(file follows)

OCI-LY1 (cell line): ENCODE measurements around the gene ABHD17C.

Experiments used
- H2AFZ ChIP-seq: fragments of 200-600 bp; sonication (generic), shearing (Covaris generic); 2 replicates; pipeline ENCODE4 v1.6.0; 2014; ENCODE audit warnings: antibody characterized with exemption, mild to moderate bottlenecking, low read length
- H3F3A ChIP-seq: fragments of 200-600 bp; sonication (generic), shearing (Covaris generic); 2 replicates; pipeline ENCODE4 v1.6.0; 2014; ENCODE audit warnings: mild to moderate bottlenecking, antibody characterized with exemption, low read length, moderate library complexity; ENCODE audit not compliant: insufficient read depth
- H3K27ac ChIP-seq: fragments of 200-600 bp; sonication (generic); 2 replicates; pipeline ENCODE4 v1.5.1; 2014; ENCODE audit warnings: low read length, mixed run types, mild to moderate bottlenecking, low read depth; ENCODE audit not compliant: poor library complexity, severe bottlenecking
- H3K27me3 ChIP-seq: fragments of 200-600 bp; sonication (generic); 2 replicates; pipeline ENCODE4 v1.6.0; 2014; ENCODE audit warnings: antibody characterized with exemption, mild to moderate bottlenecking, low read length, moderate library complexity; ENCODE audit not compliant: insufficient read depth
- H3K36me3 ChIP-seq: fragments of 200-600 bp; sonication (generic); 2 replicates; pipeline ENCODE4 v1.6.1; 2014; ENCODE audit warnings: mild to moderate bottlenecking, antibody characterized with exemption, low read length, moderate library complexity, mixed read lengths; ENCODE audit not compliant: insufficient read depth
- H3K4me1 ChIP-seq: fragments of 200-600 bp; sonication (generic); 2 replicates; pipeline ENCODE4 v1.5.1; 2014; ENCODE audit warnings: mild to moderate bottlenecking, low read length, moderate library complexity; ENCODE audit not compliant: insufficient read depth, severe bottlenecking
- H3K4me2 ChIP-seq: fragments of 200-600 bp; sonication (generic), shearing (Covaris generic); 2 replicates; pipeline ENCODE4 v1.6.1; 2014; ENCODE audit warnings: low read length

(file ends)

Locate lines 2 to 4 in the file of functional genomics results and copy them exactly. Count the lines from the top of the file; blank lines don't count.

Experiments used
- H2AFZ ChIP-seq: fragments of 200-600 bp; sonication (generic), shearing (Covaris generic); 2 replicates; pipeline ENCODE4 v1.6.0; 2014; ENCODE audit warnings: antibody characterized with exemption, mild to moderate bottlenecking, low read length
- H3F3A ChIP-seq: fragments of 200-600 bp; sonication (generic), shearing (Covaris generic); 2 replicates; pipeline ENCODE4 v1.6.0; 2014; ENCODE audit warnings: mild to moderate bottlenecking, antibody characterized with exemption, low read length, moderate library complexity; ENCODE audit not compliant: insufficient read depth